[dropcap size=small]A[/dropcap] peacock struts across a living roof of verdant local grasses and creepers, atop a stylish villa next to mine at Tri resort. Launched two months ago, the 11-suite lakeside property is the cutting edge of the new Sri Lankan hospitality, which is flourishing in a time of peace after the government vanquished the revolutionary Tamil Tigers in 2009, and after the 2004 tsunami.

There is a “hidden-ness” to chic retreats such as Tri, which is perched on a secluded, 3.5ha plot on the shores of Lake Koggala in southern Sri Lanka.


A dhoni – a small wooden vessel – gently transports our party of four over the country’s largest lake to the resort, where I spend two nights and experience it as a restful mini-destination, designed to mirror nature’s Golden Ratio spiral. This is seen in the whorls of nautilus shells, pine cones and galaxies.

Owner Robert Drummond, 49, an Oxford-schooled green warrior who cycles to the resort, welcomes us at lunch. Much like the resort, our lunch is contemporary with a Sri Lankan twist. Street food such as hoppers (crepes with crispy edges made from a batter of rice flour and coconut milk) are topped with beetroot curry or prawns netted from the lake. Sushi is elegantly served with Sri Lankan herbs or barbecued green jackfruit; the soya sauce is picked up with a paintbrush.

A cinnamon-clad Water Tower housing a water tank is the heart of the resort, and villas spiral out from it. Somehow, the aesthetics are subtly appealing as the spiral is so inherent in nature. We walk up the tower in bare feet, enjoying the textures under our feet, and cool down on the rooftop with sundowners. My favourite is cold cinnamon tea tinged with drops of lime and syrup.

Cocooned in another structure is a spa, glass-encased library and airy yoga studio, where Drummond’s German wife, Lara, teaches quantum yoga. I get a Thai massage here from young New Zealander Nik Robson, a wandering yoga instructor who was a semiprofessional footballer in Orlando – it is all a swirl of global currents at Tri..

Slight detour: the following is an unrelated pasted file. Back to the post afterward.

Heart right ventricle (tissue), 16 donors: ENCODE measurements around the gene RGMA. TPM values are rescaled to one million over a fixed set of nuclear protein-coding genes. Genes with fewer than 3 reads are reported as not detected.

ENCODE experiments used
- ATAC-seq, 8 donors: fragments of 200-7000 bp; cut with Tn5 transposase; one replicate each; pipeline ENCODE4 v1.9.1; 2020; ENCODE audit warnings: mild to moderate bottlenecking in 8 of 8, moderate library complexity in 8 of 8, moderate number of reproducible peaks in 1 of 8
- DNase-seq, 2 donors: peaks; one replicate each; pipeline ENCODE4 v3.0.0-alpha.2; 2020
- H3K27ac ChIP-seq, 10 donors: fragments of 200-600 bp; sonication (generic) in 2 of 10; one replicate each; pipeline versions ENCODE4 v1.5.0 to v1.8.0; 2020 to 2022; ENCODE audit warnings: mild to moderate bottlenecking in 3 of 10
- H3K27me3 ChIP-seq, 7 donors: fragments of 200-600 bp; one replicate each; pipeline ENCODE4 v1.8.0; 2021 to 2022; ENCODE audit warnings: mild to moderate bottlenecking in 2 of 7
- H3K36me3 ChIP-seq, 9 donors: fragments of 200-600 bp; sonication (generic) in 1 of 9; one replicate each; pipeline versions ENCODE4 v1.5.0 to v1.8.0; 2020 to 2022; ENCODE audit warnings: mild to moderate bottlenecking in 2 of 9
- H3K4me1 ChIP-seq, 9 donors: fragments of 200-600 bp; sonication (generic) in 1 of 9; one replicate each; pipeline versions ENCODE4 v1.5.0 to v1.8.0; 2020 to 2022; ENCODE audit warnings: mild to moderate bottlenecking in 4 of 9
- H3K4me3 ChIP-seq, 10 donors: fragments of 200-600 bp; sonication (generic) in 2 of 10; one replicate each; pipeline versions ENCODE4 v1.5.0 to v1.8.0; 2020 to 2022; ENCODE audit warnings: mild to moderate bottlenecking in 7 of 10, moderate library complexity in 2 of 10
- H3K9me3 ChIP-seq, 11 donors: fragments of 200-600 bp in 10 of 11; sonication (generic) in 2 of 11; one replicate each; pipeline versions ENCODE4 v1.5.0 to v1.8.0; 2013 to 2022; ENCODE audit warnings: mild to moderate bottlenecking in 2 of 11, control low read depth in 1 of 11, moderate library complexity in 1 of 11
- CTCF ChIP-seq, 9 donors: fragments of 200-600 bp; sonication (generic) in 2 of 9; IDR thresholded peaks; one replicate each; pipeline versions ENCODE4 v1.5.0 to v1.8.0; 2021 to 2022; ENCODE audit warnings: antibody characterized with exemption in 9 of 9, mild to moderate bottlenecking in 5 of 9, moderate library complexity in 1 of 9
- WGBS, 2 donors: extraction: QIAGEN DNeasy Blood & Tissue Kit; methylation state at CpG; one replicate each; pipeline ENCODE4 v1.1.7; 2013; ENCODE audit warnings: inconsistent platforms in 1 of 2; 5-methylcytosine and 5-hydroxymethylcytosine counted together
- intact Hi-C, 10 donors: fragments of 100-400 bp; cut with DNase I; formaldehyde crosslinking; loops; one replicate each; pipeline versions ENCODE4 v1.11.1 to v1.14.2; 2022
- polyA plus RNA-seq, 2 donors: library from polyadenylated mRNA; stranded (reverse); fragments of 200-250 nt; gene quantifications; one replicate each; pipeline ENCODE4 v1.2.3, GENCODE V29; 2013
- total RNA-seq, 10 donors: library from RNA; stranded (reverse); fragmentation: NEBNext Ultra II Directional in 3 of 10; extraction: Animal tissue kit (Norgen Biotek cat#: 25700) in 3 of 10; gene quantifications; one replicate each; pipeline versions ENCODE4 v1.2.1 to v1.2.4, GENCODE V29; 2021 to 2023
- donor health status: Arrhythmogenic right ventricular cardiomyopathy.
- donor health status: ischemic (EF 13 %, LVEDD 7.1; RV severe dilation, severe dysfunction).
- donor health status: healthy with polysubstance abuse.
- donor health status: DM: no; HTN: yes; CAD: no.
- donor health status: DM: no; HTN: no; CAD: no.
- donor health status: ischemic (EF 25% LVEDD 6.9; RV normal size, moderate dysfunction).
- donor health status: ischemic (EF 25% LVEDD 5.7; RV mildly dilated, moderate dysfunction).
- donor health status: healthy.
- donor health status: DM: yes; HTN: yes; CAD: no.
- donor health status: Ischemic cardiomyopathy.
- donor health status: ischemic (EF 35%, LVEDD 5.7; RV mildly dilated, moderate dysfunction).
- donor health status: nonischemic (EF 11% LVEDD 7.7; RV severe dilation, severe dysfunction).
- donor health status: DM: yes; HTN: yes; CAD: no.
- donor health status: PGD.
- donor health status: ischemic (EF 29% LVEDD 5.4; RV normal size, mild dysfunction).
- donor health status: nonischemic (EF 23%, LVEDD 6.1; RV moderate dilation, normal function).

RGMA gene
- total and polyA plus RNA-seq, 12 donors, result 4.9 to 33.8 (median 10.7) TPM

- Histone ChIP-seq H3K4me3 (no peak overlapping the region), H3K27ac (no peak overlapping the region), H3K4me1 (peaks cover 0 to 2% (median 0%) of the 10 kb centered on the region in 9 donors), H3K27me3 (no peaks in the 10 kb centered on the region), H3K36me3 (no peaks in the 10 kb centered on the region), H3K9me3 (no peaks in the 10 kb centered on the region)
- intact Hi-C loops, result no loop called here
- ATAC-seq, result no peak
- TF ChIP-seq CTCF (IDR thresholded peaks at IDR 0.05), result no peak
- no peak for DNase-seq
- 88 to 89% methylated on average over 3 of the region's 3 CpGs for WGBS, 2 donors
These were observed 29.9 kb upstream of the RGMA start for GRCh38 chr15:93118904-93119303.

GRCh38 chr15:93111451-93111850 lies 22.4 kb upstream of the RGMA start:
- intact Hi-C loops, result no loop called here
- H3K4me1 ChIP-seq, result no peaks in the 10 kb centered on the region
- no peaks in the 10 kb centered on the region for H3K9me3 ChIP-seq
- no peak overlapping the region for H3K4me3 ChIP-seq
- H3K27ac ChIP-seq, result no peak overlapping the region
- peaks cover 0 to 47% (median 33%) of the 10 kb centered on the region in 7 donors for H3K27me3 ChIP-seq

The next morning, we take a 5.30am boat ride. At one point, we have the muted gold of the sunrise, double rainbows over our villas and a storm on the other side of the lake – everything is happening, yet it is tranquil. Another time, we visit Cinnamon Island on the lake. A farmer cuts a long branch from a century-old cinnamon tree on his family plot. He scrapes off the moist bark and says it will dry for three weeks. It can be made into an oil that is a folksy cure for headaches, or used for a scented bath that smells of Christmas.

Further afield, we drive into Galle, which reminds me of Malacca, but with Moorish elements. The kindly owner of Ibrahim Jewellers shows us fine sapphires in cornflower and all hues of blue. We do a walking tour with an insider, Shahira Ifthikar, 48, and step into the elitist, no-frills Galle Library. Set up by the British as Asia’s first lending library in 1832, the tiny institution ironically has a closed membership of 121 local luminaries including the governor.


Galle looks peaceful today and it is a little unreal when Ifthikar recounts the story of how she survived the 2004 tsunami. Her resilience is mirrored in the restored city, where the walls of the Galle Fort, built in 1588 by the Portuguese, stand strong. I love walking along the top of it, with its ocean view and air of liberation.

Back at the resort, on our last evening, we sample spicy martinis designed by a London food consultant – I also like a theatrical arak sour veiled in smoke. Drummond, a British photographer who has lived in Sri Lanka for 13 years, is a perfectionist who has not found “the right kettle” yet for his villas. In that moment, as talk turns to artistry and how Tri is changing the game, life feels sweet and the possibilities for creativity stretch before us.